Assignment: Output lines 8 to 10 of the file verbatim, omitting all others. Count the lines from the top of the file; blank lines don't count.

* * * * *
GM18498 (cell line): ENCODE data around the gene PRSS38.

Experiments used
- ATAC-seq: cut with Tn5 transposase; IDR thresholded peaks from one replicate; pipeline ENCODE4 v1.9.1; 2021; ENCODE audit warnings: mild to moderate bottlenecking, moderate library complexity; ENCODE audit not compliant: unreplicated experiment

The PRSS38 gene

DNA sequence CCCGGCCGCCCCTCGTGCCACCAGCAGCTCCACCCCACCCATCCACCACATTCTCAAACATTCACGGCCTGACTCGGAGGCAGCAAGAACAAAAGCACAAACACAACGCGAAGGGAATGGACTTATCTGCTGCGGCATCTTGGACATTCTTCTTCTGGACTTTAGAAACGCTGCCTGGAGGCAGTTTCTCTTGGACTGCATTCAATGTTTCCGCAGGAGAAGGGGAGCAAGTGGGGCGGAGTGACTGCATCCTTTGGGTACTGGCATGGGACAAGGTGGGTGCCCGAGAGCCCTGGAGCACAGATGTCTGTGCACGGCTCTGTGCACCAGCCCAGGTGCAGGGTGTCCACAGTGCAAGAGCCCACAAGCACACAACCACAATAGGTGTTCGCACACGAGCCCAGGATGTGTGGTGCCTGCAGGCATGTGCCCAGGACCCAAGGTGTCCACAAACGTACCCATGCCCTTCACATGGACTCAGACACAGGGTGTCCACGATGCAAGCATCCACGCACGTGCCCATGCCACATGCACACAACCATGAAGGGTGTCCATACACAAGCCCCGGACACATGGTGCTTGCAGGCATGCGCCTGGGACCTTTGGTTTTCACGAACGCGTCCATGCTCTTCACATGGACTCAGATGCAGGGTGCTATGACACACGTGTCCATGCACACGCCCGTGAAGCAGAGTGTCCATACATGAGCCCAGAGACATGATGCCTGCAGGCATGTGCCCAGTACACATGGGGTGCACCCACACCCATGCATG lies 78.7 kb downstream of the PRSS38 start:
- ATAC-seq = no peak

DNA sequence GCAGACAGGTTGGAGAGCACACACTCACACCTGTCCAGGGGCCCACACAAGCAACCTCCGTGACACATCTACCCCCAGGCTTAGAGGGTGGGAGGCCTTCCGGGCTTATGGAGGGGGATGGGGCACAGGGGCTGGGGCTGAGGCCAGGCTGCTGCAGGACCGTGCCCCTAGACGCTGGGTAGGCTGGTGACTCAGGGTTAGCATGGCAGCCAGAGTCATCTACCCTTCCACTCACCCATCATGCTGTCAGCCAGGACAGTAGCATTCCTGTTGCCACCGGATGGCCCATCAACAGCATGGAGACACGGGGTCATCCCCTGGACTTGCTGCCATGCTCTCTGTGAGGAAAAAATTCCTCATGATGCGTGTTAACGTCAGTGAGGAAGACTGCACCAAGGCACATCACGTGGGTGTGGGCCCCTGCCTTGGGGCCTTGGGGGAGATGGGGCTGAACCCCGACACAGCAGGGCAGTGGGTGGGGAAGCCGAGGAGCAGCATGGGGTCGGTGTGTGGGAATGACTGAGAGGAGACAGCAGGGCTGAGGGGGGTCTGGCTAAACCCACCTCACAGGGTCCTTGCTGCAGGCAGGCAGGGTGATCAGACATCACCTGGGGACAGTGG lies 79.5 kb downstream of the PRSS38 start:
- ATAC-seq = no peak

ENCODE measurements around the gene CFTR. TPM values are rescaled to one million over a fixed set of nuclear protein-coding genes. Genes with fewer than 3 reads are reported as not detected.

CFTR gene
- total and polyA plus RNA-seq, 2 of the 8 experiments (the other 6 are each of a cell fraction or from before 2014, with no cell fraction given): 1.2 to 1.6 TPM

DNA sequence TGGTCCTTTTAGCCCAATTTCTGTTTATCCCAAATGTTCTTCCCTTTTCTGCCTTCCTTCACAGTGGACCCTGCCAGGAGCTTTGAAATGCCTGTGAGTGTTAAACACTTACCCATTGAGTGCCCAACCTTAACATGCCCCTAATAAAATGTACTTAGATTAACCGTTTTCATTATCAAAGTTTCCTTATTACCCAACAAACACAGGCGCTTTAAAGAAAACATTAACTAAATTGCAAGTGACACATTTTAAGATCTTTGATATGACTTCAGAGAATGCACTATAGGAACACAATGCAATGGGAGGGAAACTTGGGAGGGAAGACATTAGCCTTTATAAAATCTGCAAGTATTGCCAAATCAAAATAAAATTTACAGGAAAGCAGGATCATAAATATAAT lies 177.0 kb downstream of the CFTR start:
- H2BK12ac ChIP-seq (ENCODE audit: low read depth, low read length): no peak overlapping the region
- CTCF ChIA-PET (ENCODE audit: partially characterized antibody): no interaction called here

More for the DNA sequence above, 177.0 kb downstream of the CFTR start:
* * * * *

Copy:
- ATAC-seq = no peak

ENCODE measurements around the gene CFTR. TPM values are rescaled to one million over a fixed set of nuclear protein-coding genes. Genes with fewer than 3 reads are reported as not detected.

CFTR gene